My mighty warrior, Caeleb, still has an inhibitor. His Bethesda Unit (BU) is less than one and his half-life is less than four hours, so we have a ways to go. His BU has reached zero a few times, and I was thrilled! It was a victory, and when you live with an inhibitor you take every victory you can get.
Caeleb has been living with an inhibitor for over ten years. It’s been a long haul and honestly there were times that I thought things would never get better. Infusing on demand and having a two-year-old hooked up to a pump for 30 minutes at a time was not exactly easy but we made it work. Yes, that was our “normal.”
When the years of being in the hospital with excruciating bleeds came, our family shifted gears into hospital mode and my husband and I took shifts at the hospital, while keeping the home fires burning with our oldest son, and working as much as we could through each admission. I look back on those times and think of the nights Caeleb would actually sleep. The beeping monitors kept me company and so did my “bleeding folk” community online. Facebook was my lifeline.
Bleeding Disorder Awareness Month is about getting the word out to those who are not affected. We need them to know who we are and that our physical, emotional, and financial struggles are real.
What I have learned over the 20 plus years I have been in the bleeding disorders community is that I have never been alone. Yes, I have my amazing husband and sons, but I also have you, the community that has answered my phone calls, emails, and messages on Facebook in the wee hours. You never judged me when I asked a seemingly “stupid question”, and you all were sometimes the only ones that kept this “Mama Bear” going! Thank you.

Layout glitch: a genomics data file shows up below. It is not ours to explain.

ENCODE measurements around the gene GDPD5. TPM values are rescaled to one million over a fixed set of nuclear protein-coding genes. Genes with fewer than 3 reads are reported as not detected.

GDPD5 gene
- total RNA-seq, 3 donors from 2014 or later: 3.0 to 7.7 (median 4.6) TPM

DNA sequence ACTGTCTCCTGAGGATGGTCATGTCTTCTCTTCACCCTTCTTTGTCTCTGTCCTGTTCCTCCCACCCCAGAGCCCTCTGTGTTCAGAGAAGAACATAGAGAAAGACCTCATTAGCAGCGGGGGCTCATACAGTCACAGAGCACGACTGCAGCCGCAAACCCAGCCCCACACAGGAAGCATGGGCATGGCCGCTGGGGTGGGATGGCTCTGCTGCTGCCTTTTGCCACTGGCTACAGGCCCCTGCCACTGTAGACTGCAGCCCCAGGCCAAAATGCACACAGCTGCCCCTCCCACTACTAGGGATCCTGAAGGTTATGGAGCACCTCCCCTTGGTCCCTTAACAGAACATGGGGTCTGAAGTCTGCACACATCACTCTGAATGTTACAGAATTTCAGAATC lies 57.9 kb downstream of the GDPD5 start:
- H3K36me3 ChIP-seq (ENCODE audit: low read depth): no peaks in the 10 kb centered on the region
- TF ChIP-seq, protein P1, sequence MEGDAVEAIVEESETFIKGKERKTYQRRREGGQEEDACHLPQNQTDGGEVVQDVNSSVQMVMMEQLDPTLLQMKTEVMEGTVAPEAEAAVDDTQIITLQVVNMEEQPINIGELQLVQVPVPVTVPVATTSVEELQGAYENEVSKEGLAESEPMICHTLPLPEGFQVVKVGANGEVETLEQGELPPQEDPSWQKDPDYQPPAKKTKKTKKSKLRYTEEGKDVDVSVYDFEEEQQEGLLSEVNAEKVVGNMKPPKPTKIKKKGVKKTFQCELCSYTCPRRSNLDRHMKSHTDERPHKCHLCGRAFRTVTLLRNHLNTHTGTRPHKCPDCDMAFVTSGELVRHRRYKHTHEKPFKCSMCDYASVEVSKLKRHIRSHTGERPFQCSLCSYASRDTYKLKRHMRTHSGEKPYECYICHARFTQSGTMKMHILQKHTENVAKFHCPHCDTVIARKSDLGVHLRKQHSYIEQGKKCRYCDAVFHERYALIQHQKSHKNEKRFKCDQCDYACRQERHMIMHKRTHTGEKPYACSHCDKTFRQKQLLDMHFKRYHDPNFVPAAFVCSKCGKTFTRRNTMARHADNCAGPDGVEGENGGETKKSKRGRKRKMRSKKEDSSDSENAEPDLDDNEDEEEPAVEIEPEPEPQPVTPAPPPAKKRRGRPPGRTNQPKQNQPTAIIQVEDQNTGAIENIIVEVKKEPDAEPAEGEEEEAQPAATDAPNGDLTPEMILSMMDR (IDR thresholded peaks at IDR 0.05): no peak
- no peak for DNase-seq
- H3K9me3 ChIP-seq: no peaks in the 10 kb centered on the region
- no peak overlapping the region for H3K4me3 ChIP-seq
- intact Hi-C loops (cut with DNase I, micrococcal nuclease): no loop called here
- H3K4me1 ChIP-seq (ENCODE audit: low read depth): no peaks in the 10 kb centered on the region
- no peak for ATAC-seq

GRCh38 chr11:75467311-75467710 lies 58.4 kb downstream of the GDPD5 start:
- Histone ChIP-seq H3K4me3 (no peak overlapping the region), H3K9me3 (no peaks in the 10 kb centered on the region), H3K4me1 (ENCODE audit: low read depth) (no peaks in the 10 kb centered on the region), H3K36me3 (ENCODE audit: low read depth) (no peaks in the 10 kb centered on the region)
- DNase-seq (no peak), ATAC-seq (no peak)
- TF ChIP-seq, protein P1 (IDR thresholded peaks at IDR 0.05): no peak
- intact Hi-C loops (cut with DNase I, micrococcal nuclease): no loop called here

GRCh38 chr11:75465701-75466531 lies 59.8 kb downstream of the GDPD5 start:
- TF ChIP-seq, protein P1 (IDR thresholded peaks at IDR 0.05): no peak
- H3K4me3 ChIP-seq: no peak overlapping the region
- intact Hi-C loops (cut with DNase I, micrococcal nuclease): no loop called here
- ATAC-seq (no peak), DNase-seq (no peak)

So I challenge you to not only think about Bleeding Disorder Awareness Month as for those who are not affected, but for all of us. It is a time to celebrate our amazing community.
Our stories are different, but the same, and to each and every one of you this March, I give you a virtual hug: A hug for living through the painful, terrifying, and even gratifying moments of bleeding disorders.
Thank you for being my family.
Cazandra lives with her husband Joe, and 20-year-old son, Julian, and 10-year-old son, Caeleb, in New Mexico.
*Note: “Infusing Love: A Mom’s View,” is a blog collection of personal opinions and a representation of individuals experiences. While extensive efforts are made to ensure accuracy of the content, the blog entries do not represent HFA or its Board of Directors. The blog is also not intended to be construed as medical advice or the official opinion/position of HFA, its staff, or its Board of Directors. Readers are strongly encouraged to discuss their own medical treatment with their healthcare providers.